The Delhi Metro Rail Corporation in Delhi is not the only public project awaiting clearance from the National Monument Authority (NMA). Agencies from Ahmedabad and Bengaluru are in the queue too.
More than one-and-a-half-years after the amendment in the heritage law in March 2010, the government’s failure in appointing members in the NMA has delayed several public infrastructure projects and private constructions near protected monuments.
“We have not cleared/rejected a single proposal. In the absence of members, we are unable to hold any meeting for considering the proposals,” said Pravin Shrivastava, NMA member-secretary.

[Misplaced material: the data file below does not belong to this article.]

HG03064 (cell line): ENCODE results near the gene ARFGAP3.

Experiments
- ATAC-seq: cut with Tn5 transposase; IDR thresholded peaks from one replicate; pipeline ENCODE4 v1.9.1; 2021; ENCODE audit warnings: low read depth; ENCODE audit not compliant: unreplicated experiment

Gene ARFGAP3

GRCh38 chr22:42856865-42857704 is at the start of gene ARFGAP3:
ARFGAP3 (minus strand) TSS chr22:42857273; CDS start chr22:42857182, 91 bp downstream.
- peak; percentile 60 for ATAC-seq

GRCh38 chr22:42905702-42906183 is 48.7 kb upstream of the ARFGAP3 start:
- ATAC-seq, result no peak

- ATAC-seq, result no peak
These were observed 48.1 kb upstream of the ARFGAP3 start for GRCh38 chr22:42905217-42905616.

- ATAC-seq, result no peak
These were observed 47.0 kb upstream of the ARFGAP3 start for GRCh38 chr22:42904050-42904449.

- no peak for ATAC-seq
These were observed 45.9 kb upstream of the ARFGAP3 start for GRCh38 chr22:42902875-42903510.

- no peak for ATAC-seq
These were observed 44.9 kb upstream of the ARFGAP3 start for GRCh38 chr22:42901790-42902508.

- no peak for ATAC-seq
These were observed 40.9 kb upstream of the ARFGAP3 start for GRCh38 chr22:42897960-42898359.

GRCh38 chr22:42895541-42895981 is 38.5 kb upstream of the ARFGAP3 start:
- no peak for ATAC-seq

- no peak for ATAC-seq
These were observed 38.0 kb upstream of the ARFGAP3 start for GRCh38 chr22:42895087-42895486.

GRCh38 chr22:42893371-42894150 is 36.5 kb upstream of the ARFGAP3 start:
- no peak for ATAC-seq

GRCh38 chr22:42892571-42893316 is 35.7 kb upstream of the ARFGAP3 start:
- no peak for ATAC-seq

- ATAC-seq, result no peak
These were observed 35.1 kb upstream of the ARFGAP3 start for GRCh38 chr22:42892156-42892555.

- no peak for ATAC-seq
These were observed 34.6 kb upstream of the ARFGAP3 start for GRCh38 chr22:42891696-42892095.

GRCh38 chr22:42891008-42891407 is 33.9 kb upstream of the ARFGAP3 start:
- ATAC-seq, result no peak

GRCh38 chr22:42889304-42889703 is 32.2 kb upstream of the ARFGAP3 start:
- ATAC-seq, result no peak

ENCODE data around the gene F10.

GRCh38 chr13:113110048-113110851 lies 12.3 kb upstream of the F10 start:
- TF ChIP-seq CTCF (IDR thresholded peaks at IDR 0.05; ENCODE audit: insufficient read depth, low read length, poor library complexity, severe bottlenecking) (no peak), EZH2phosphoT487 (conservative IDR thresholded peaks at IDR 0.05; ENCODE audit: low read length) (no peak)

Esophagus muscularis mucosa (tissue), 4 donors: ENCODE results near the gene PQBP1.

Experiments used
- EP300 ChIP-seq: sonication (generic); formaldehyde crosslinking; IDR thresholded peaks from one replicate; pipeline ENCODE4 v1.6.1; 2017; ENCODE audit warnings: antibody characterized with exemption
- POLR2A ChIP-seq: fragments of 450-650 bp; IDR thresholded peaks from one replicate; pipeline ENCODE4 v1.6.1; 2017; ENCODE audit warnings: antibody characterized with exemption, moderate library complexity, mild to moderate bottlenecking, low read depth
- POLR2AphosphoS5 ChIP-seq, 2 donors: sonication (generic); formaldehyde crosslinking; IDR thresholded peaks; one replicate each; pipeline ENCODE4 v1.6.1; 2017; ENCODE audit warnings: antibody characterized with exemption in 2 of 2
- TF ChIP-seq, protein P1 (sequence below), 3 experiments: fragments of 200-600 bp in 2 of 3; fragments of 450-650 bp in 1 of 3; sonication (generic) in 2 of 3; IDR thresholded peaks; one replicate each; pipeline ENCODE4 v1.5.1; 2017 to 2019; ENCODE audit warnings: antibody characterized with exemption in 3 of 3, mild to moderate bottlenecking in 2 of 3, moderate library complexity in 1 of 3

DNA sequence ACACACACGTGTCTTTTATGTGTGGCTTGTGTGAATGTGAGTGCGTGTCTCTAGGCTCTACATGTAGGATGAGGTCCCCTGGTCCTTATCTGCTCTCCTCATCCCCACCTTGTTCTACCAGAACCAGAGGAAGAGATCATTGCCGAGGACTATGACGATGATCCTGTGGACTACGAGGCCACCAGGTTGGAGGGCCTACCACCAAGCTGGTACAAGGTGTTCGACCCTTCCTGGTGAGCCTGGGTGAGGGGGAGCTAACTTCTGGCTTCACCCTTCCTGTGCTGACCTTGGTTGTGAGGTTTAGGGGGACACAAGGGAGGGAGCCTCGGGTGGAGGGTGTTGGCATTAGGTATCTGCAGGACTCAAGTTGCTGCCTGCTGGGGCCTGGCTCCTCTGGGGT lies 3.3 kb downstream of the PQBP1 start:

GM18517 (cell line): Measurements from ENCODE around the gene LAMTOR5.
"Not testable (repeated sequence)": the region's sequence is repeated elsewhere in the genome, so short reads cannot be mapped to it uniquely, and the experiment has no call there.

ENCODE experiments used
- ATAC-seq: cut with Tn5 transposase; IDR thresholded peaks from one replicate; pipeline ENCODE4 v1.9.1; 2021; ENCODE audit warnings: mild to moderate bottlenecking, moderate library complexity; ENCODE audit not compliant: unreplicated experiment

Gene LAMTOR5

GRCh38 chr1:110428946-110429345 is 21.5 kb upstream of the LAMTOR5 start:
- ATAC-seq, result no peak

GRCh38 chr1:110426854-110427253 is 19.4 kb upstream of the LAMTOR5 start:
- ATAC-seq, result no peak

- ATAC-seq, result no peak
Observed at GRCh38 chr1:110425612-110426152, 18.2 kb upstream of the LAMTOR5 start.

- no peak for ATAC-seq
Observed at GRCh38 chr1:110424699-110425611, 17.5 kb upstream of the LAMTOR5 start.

As per the March 2010 amendment vis-à-vis the Ancient Monuments and Archaeological Sites and Remains Act (amendment and validation) Act 2010, the NMA needs five full time and five part time members.
The amendment envisages a total ban on any new construction within 100 metres, in all directions, of a heritage structure/monument under the protection of the Archaeological Survey of India (ASI). Several restrictions have been put for further 101-300 metres for repairs and renovations. Selja Kumari, union minister for culture, was unavailable for comment.